Cohen said Gross, a single parent, had been “very torn” about her decision to leave the Recreation Commission and said that had little to do with her proposal.
“Is this a route we want to go, whether it’s with Rachel or anybody else is really the matter at hand, I’d say,” Cohen argued.
Fruzetti said the proposal was akin to privatizing the recreation programs and had been raised a long time ago.
“It didn’t turn out to be very good,” he said.
Cohen disagreed with that characterization.
“To me, it’s more of a, ‘What can we get going here, who can we make connections with?’ [scenario],” she said. “I view it as someone to get us started and us maintaining once the [three- to six-month] contract is up.”
But Cohen appreciated the other members’ concerns.
“Before you go off and privatize, I would recommend that the commission hold one or two events per month just to hold yourselves over until you get another Recreation Director,” Dyer said.
While the Recreation Commission agreed to hold off on a vote about increasing wedding fees at this time, they did voice support for increasing fees for weddings in the lodge and beach passes for 2020.
Fee action delay
Both were tabled and are planned to be on the agenda for the commission’s next meeting at 6 p.m., Monday, Jan. 28 at Needles Lodge.
“I think it’s time to go up on everything,” Fruzetti said. But Dyer urged caution on beach fees.
Smith argued the Recreation Commission is “taking a beating” at the Cove and are not even breaking even.
“The Cove is always going to be in the red because it’s supposed to be offset by things at the lodge,” Dyer said. “That’s how we set up the business plan for the Cove. You guys can change that business plan if you want, but I would highly advise against it because this is a service you provide the public, it is not a revenue center.”
It is also the nature of providing a public service.
“You guys are in the business or providing a service,” Dyer said. “We lose money on the schools, we loose money on the police and we lose money on fire services. You are just as equal as any other government department. We’re here to provide service, we’re not here to make money off residents.”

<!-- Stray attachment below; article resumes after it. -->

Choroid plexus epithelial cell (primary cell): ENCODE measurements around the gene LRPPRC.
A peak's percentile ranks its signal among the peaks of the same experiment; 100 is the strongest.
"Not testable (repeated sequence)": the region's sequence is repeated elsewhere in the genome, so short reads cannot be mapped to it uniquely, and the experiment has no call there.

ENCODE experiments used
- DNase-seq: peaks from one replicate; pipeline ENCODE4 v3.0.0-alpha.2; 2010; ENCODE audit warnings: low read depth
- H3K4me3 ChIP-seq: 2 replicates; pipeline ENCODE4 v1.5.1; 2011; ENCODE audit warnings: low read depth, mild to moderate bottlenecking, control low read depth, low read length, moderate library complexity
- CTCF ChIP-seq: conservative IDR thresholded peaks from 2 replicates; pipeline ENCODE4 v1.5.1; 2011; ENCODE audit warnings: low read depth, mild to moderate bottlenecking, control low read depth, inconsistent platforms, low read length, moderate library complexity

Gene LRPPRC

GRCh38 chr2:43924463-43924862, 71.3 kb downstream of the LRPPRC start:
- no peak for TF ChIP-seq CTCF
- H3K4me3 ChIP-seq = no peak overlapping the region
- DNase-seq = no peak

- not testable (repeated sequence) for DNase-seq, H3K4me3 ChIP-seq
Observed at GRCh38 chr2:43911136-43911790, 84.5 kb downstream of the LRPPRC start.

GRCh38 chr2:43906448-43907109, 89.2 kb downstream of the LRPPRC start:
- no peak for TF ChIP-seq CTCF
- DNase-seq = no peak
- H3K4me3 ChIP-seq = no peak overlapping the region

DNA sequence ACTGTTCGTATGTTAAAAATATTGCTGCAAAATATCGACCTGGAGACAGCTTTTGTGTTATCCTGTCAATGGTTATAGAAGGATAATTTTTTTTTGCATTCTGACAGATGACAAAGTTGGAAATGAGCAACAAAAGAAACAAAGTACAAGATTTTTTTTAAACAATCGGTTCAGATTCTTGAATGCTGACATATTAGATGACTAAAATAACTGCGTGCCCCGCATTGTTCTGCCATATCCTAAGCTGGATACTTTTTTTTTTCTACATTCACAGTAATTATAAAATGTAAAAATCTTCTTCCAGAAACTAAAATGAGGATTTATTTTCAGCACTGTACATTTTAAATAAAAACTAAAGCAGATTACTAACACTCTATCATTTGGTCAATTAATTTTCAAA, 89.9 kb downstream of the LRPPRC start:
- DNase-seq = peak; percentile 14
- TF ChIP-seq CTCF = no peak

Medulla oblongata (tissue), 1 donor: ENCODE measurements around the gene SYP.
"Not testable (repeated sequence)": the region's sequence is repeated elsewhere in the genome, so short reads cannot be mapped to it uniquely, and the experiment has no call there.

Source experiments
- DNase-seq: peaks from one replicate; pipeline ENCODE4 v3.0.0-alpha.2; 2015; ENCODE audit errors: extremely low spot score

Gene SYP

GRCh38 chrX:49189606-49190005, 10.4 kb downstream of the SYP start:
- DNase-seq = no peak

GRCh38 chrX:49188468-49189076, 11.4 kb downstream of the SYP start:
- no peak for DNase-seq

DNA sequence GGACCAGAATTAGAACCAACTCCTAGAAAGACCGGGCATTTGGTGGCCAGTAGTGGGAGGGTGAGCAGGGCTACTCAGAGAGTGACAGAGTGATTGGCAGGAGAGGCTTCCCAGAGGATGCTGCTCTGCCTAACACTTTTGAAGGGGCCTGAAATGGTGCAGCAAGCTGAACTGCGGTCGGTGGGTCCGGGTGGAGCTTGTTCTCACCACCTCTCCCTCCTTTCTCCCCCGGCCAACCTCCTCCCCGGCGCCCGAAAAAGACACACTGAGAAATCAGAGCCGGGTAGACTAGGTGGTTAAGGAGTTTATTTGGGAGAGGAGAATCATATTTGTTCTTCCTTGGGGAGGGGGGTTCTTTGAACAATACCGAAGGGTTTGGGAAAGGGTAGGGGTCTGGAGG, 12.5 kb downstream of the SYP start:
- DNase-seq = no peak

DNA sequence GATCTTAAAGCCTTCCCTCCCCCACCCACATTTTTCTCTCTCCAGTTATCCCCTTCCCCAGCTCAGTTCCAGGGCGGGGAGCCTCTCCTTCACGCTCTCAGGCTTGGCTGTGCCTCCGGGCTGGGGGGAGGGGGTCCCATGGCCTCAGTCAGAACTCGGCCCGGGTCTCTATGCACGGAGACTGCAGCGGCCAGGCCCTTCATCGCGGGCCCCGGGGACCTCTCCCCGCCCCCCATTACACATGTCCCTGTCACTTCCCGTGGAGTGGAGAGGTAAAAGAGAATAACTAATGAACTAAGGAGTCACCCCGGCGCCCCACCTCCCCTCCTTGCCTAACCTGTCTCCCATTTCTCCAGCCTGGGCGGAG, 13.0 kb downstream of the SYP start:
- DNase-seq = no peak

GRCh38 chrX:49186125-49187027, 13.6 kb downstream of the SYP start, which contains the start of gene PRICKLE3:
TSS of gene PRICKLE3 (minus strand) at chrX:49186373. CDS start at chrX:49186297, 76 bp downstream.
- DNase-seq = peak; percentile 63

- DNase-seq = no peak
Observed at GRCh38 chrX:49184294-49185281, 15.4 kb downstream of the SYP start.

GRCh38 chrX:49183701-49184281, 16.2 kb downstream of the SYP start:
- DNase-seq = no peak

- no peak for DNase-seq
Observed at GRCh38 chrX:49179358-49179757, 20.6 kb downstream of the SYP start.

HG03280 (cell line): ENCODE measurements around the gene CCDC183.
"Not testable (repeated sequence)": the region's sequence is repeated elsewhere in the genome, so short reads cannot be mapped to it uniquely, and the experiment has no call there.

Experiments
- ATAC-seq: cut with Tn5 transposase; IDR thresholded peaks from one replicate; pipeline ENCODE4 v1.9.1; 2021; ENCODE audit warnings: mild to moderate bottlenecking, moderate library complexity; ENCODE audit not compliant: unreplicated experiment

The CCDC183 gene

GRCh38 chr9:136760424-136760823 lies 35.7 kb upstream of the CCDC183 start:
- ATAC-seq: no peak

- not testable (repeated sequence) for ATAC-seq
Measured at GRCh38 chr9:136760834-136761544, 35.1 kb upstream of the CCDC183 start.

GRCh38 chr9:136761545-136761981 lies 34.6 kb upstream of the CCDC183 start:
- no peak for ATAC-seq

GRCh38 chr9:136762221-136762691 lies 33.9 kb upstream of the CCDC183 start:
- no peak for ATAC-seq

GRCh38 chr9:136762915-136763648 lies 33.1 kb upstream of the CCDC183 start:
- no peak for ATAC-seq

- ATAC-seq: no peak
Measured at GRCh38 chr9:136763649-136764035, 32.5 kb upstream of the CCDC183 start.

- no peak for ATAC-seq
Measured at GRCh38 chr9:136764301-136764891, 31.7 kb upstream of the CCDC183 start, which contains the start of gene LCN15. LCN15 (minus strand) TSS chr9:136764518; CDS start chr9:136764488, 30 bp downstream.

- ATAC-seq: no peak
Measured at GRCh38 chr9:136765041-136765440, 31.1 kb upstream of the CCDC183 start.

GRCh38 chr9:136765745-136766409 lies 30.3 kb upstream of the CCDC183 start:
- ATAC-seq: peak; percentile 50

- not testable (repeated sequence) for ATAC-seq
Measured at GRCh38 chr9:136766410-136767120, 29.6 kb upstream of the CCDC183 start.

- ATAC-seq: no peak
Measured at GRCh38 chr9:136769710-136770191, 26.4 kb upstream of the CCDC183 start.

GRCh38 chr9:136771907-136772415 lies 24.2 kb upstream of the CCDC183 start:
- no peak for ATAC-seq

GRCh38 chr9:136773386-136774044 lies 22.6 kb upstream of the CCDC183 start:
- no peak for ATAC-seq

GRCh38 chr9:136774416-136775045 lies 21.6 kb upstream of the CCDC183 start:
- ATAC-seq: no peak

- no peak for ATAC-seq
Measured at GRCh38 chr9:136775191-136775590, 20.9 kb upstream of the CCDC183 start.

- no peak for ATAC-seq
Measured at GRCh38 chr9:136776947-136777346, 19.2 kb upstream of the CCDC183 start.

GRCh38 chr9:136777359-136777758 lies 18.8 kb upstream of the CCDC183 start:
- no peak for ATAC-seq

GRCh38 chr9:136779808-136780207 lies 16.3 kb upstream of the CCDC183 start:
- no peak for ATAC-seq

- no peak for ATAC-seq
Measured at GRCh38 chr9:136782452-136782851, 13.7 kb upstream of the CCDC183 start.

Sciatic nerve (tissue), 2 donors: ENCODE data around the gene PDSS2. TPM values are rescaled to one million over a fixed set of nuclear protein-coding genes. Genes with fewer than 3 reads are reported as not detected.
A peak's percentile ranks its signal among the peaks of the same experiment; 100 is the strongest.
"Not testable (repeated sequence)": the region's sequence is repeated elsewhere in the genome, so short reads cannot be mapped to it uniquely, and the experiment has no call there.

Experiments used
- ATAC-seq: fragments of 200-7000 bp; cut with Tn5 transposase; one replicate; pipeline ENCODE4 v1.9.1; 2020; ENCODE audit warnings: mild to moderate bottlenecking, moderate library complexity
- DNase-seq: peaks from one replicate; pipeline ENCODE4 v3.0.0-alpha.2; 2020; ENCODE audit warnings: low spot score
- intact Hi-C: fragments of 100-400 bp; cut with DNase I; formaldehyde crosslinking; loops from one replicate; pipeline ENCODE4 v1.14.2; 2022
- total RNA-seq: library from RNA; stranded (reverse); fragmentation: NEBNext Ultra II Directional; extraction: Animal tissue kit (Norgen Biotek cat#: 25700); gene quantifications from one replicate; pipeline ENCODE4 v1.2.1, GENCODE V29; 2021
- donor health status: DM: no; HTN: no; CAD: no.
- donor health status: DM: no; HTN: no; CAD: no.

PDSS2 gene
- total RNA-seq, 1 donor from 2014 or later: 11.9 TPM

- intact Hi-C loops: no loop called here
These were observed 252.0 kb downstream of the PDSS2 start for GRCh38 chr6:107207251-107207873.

He said that, while it is OK to charge a fee to keep afloat, the Recreation commission should look to wedding fees to support other programs.
Beach Director Emma Mousette outlined the beach pass proposal.
She and Cohen had discussed creating an individual season pass in addition to family passes because they had been approached by residents requesting single passes. Day passes would stay at $5 per person.
Individual senior passes — senior citizen rates kick in at age 65 — would be $30 per person and $50 for other individuals age 16 and over. Non-resident individual passes would be $60.
In-town family passes would increase in price by $5, bringing them to $85 each. A $5 increase for non-resident passes would move the cost up to $155 for the season.
“That’s basically to cover minimum wage going up,” Mousette said. “We sold a lot of day passes last year — more than we’ve ever sold — and I do not see that happening again if we increase it by $5.”
The increases, as well as the unpopular “adult swim” periods are necessary to fund lifeguard minimum wages as well as providing required break times to ensure public safety, according to Mousette.
“The guard needs a break for 15 minutes every hour by law, so they can rest, recharge and rehydrate so they can come back and be attentive to the water,” she said. “The Cove has used adult swim rather than a rotating guard because it saves money since you’re not paying a fourth guard.”
The law requires that at least two guards on duty at one time.
Dyer also said an increase in day pass prices would increase the need to keep cash at the gate for change and would create the need for a secure place to keep that extra cash after the bank closes at 5 p.m.
“When you run out of ones, whose going to bring in ones?” he said. “If you go up to $10 for an entry, it’s way too much.”
Adult swim saves money, Dyer said.
Lockers, also requested by beach-goers last year were not approved because the commission did not want to be responsible for overnight storage or chasing down residents at the end of the season to have them clear out their lockers.
Wedding fee increases will be steeper, if the commission approves Cohen’s recommendation.
Cohen was seeking a $500 — or 10-percent increase — for weddings. She sited needed repairs in the kitchen and pending minimum wage increases as driving forces behind the suggestion. Utility costs are also increasing.
Dyer said the commission could look at two different business plans for weddings — a higher cost for more luxury weddings apart from the regular prices or set a lower rate to bring in a larger number of weddings. But the camp is already booked from April through to the beginning of November.
Dyer also suggested a peak and off-season price breakdown. Currently the lodge is not booked for winter weddings.
Commission member John Zucco recommended researching similar venues in the region before going ahead with any increases.
“One of the draws to having a wedding at Camp Kiwanee is you get to be outside,” Cohen said.
Members said there are people who plan outdoor weddings in the winter for photos in the snow.
“Another piece to the puzzle in figuring out your rates will be your baseline operating costs,” Dyer said.
Cohen said they would seek McCue’s recommendation, but still preferred a 10-percent fee increase, although she would consider a seasonal price breakdown before voting on the issue.
“Some money is better than none,” she said.